This solution is based on the CookiePro product but the principle will work with any cookie product that sets a cookie when the banner has been accepted (they all do). Note that closing a banner and accepting a banner are often treated the same with the same cookie being set. The idea is that you can specify that a closing action should be interpreted as consent. I’m not a fan of this, and would recommend your banner doesn’t have a close button and that the banner is required to be interacted with before the site can be used.

Recommended settings for a cookie banner (from CookiePro)

Google Tag Manager (GTM)

Firstly, you’ll need to be using GTM on your website. I recommend using it for all scripts where possible, e.g. your cookie banner script, Google Analytics, etc…

Cookie Banner Tag

For CookiePro I would recommend adding a “Custom HTML Tag” within GTM to drop your cookie control functions onto your web pages. This is a lot easier than adding the cookie banner code directly onto the web pages. Instead, just add the GTM script into the header of your web pages and let GTM insert/manage all other scripts. Here is an example of code I have used within GTM to create a Custom HTML Tag for the cookie banner:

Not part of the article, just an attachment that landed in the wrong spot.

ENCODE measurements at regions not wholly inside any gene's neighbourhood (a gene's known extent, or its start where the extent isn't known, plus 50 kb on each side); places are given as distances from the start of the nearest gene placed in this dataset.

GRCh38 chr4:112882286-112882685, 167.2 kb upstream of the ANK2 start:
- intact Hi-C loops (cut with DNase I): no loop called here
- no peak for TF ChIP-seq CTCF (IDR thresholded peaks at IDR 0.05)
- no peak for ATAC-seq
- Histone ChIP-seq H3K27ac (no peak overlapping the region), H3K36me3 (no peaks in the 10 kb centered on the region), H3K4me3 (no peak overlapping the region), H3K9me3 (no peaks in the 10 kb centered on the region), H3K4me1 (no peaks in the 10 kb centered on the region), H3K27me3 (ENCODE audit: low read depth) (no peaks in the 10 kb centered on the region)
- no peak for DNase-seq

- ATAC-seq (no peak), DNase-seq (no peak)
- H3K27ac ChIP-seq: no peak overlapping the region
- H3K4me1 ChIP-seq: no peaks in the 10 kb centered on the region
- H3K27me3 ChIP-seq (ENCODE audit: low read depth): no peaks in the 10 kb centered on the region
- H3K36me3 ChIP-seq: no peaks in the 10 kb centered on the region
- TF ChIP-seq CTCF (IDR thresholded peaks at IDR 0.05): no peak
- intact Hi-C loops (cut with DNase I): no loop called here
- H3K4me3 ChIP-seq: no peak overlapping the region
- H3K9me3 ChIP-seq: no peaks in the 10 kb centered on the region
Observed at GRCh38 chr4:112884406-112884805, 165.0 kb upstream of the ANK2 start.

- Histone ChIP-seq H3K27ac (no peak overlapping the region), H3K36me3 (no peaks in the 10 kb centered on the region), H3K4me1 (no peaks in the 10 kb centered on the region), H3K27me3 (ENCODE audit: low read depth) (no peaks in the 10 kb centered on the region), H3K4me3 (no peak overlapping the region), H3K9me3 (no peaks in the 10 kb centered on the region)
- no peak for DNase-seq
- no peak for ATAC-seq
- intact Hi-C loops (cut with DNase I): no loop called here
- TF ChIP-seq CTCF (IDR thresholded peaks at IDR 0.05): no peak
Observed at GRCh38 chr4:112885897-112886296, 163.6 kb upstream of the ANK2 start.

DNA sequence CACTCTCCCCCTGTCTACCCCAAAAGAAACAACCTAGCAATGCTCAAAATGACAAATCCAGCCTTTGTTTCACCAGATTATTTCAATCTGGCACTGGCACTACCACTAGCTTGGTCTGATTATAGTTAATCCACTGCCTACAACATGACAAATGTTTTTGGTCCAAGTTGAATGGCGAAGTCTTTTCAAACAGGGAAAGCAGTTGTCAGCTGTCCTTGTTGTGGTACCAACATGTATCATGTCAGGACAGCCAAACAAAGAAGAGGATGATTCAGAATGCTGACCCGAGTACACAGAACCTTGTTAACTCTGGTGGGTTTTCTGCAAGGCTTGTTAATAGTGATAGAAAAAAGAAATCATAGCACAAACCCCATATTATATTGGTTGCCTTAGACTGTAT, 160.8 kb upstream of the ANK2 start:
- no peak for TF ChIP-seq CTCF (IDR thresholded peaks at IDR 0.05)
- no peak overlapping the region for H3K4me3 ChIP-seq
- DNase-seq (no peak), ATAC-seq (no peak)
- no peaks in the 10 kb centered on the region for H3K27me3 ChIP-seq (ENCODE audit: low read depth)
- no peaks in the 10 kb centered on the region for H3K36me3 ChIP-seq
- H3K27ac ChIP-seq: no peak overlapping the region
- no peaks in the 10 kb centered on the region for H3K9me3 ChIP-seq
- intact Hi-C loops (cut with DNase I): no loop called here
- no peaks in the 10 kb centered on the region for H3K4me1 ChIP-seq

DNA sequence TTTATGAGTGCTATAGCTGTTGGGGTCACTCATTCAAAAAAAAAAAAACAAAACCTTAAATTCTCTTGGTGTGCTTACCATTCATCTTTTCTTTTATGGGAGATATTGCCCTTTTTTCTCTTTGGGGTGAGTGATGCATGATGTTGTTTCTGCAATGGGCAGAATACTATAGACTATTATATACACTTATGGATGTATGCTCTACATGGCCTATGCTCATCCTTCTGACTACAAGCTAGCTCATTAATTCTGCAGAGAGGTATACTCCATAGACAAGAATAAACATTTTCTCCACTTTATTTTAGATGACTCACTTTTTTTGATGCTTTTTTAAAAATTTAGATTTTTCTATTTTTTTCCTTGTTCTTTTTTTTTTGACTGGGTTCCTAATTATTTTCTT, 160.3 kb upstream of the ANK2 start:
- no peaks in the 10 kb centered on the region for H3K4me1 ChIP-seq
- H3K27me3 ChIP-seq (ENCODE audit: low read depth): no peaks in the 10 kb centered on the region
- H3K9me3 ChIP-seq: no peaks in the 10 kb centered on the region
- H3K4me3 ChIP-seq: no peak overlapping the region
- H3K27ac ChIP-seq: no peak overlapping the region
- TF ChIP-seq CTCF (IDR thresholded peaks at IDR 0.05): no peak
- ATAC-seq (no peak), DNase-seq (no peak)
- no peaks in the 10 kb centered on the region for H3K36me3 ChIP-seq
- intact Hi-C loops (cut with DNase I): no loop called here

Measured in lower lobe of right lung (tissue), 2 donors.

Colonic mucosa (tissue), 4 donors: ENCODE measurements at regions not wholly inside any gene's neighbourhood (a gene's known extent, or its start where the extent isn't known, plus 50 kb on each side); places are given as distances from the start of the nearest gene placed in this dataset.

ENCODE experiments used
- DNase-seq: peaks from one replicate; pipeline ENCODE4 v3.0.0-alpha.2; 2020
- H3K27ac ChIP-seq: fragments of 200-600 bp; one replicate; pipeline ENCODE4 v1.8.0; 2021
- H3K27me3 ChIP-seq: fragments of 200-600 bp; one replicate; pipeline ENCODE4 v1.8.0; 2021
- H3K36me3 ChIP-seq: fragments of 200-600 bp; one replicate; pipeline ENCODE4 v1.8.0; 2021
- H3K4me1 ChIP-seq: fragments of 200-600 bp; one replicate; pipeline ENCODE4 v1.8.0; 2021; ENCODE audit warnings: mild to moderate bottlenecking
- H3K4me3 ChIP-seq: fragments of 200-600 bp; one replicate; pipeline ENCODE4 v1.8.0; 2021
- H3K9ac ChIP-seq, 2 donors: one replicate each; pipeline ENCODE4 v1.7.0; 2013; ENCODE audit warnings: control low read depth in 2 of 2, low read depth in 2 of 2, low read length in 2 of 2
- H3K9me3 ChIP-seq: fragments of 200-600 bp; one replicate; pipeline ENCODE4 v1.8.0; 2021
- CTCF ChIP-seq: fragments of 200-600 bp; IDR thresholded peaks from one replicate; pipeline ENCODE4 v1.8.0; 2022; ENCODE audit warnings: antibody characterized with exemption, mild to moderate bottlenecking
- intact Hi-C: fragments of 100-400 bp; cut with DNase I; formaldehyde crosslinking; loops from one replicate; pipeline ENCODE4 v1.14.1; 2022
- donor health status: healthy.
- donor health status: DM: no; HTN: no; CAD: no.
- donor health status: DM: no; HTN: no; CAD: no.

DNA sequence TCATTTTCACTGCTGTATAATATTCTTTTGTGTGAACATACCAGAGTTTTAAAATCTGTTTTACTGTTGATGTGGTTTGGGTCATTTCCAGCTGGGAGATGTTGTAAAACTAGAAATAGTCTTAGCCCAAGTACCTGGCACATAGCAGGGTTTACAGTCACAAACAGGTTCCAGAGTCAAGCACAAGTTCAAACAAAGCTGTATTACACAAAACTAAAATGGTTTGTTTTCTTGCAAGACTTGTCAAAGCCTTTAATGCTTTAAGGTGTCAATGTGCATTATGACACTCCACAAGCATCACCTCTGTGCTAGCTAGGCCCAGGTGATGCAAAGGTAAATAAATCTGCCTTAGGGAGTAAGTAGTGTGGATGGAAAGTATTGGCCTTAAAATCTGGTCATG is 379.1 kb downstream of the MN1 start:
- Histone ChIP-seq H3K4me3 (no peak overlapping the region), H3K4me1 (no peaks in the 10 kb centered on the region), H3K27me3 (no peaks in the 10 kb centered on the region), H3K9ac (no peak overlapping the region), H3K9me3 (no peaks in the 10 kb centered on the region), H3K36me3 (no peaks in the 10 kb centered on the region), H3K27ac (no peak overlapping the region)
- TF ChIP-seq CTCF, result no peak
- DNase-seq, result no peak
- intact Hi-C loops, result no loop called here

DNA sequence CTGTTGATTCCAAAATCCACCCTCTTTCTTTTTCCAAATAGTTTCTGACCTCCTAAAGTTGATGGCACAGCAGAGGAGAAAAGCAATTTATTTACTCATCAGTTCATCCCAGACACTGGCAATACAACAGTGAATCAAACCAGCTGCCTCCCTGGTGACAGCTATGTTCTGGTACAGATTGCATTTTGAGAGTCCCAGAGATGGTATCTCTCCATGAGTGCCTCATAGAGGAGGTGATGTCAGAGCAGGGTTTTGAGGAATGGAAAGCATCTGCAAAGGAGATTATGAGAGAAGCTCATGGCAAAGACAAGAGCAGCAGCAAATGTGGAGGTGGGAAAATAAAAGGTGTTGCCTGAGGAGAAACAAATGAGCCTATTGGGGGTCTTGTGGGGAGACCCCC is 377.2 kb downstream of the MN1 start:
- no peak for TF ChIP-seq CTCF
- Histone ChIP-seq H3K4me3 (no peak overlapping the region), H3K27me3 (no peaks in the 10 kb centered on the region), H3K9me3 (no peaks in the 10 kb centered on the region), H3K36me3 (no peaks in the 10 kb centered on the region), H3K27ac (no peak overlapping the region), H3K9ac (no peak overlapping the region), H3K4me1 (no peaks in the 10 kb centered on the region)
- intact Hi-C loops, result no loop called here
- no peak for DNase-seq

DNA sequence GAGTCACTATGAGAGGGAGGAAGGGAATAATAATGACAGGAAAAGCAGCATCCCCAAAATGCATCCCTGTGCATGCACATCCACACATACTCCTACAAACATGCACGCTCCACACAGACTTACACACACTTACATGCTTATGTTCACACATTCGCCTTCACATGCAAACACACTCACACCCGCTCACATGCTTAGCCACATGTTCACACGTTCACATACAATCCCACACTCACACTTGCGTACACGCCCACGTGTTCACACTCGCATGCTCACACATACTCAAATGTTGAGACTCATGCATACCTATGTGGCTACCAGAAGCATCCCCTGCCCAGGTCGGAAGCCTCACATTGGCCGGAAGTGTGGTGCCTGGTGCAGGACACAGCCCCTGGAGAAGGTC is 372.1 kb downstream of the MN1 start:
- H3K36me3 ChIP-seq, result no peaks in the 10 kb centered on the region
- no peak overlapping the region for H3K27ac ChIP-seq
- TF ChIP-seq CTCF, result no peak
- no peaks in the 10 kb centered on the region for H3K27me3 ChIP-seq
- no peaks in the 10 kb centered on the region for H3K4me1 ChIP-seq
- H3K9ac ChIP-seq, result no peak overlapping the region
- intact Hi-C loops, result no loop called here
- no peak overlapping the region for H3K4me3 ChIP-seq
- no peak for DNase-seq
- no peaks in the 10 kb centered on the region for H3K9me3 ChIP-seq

<!-- place your Cookie script below this line -->

<script src="https://cookiepro.blob.core.windows.net/consent/43675436245635463256372.js" type="text/javascript" charset="UTF-8"></script>

    if( document.cookie.indexOf("OptanonAlertBoxClosed=") >=0){
	window.dataLayer = window.dataLayer || [];
 'event': 'OnetrustGroupsUpdated',
 'OptanonAlertBoxClosed': 'true'
	window.dataLayer = window.dataLayer || [];
 'event': 'OnetrustGroupsUpdated',
 'OptanonAlertBoxClosed': 'false'

<script type="text/javascript">
function OptanonWrapper() {

<script type="text/javascript">
jQuery(document).ready(function( $ ){

$(document).on("click", ".optanon-allow-all", function() {
$(document).on("click", ".optanon-white-button-middle", function() {


You’ll see there’s four scripts there.

  1. This first script drops the cookie banner script onto the web page.
  2. This second script checks for the “OptanonAlertBoxClosed” cookie. If it exists a DataLayer variable of “OptanonAlertBoxClosed” is created with a value of “true”. If it doesn’t exist the variable is created with a value of false. If your cookie banner product creates a different cookie name then adjust this script accordingly to check for the correct name.
  3. The third script is the CookiePro wrapper section where you can insert helper functions in between the { } brackets. We don’t need the help of the wrapper in this procedure but you will want to use it for other stuff another time.
  4. The fourth script performs a page reload whenever a user sets/changes their consent choices. This means that any changes are instantly reflected after a page reload, which is the time that GTM loads and delivers the relevant scripts onto the page. I highly recommend using this script.

Set the cookie banner script to load on all pages, and it should look something like this:

Cookie banner script added to GTM

GTM Variables